As the above definition revolves around talent, the disruptive HRM should focus on unorthodox ways of “winning the war for talent”. Use of social media such as LinkedIn for hiring talent is one such way. Use of online learning tools as opposed to traditional training is another. Facing triple challenges of being lean, seen and green can be confidently done through disruptive HRM.
Being lean through disruptive HRM
There is a wave of becoming faster, cheaper, better in an increasingly competitive global scene. HR cannot avoid its influence. Stemming from the Japanese concept of creating value by eliminating waste, lean management has spread its wings to cover both manufacturing and service sectors.
Gone are the days that HR was “humanly rich” as a department with all sort of people, mostly dumped by the seniors. Efficiency with regard to optimising cadre, in clearly identifying the needs and the specific roles associated is of utmost importance.
Lean management is in fact a philosophy derived mostly from the Toyota Production System (TPS). There is an assortment of techniques available in making the processes cost effective. They can be appropriately adapted by HR for serving the organisation better.
For example, there is the use of “value stream map”, which shows the current steps, delays, and information flows required to deliver the target product or service. This may be a production flow (raw materials to consumer) or a design flow (concept to launch). HR needs to identify their value stream maps regarding the areas such as recruitment, selection, training and performance management.
One important thing to remember is that HR has to work hand-in-hand with other functional departments in being lean. With the increased use of analytical tools, data-driven decisions can be reached in overcoming disputes.
Being seen through disruptive HRM
We are increasingly moving towards a virtual world of work. There are a variety of flexible technologically connected but geographically separated. A global virtual team might have members based in New York, New Delhi and New South Wales. Telecommuting is an arrangement where a person can work from home by connecting through technology without physically coming to work. In fact, digitalisation prompts HR to be more tech-savvy in strengthening the connections. Based on my research with two US-based colleagues, it was evident that one major challenge in a virtual team arrangement is to trust each other. If you have worked with someone physically in the same office at least for some time, they found it easier to work as a virtual team. The challenge was to interact with relatively unfamiliar members of the team in a distant location.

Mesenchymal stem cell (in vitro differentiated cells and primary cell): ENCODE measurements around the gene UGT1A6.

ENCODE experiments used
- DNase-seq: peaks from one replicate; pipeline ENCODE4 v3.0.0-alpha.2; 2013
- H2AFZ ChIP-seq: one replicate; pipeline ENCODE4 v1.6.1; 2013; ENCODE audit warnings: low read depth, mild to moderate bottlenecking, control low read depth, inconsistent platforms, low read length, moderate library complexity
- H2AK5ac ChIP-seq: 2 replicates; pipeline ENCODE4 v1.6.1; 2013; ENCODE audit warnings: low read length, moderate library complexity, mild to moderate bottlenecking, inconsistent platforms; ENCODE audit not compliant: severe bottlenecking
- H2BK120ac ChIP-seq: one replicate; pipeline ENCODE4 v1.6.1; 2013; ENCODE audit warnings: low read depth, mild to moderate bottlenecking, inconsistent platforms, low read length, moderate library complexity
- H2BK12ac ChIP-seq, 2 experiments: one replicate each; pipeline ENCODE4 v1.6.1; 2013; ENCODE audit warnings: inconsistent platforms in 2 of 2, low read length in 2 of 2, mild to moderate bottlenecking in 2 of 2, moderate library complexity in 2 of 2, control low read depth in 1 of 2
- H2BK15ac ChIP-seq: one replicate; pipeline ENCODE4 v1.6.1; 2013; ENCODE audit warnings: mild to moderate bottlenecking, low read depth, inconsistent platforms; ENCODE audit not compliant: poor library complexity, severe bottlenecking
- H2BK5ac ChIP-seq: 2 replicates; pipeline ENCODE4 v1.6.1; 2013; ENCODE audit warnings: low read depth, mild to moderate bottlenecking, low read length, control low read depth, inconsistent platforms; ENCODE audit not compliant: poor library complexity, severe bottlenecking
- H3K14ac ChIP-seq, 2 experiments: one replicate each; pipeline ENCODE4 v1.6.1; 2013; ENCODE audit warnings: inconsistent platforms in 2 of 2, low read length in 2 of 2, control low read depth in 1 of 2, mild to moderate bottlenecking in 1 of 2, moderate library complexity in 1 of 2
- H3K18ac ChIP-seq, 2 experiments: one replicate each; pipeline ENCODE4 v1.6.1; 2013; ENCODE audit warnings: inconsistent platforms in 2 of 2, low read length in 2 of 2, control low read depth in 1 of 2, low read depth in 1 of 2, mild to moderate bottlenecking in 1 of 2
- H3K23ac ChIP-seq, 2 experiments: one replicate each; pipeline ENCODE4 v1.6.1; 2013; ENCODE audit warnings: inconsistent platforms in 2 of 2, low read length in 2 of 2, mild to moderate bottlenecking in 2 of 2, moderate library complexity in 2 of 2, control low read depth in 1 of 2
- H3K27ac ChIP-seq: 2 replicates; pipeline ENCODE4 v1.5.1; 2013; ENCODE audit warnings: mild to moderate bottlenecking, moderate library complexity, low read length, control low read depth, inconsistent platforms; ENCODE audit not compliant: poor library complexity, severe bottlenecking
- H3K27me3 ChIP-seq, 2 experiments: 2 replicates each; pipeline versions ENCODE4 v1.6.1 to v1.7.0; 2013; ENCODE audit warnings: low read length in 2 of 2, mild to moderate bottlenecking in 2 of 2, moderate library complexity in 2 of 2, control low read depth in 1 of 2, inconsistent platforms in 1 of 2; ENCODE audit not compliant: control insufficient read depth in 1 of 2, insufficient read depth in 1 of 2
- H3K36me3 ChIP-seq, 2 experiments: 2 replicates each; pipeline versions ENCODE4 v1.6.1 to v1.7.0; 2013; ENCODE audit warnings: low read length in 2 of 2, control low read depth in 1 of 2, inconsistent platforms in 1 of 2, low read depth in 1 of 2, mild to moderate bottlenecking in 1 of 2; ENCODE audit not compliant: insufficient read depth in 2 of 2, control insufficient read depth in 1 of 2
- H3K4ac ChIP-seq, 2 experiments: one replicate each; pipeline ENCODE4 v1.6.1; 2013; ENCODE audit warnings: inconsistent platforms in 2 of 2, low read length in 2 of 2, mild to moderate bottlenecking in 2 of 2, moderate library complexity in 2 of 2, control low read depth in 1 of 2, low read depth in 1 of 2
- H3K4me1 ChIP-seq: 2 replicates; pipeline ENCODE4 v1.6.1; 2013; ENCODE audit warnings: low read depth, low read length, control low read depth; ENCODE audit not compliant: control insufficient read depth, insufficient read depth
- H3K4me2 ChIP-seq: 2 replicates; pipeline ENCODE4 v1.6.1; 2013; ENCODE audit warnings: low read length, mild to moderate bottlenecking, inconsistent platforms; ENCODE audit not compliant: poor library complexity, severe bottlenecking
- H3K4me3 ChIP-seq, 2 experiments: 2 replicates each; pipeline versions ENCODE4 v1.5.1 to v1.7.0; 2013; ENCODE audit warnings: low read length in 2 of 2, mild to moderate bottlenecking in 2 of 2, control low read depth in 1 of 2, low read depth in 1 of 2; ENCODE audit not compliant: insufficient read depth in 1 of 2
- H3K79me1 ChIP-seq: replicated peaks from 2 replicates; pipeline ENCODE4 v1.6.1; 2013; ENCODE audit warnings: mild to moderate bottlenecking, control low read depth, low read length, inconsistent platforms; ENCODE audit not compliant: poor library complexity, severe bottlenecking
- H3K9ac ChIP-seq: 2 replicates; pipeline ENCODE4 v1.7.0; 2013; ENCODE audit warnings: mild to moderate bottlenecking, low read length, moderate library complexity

It is an interesting HR scenario in this context. Each member of the virtual team based in different locations has to be governed by their local labour laws and other local HR practices. At the same time, there is a global HR strategy. Hence, it is a case of think globally and act locally with regard to HR practices pertaining to virtual team arrangements.
Why is the “seen” factor so important to HR? The answer lies in the nature of virtual teams and telecommuting workforce. They are the new net-centric nomads. Nomads, in the sense that their work desk can be a seat in an airplane with laptop or palmtop connected to the internet. For them, what matters is connectivity more than location.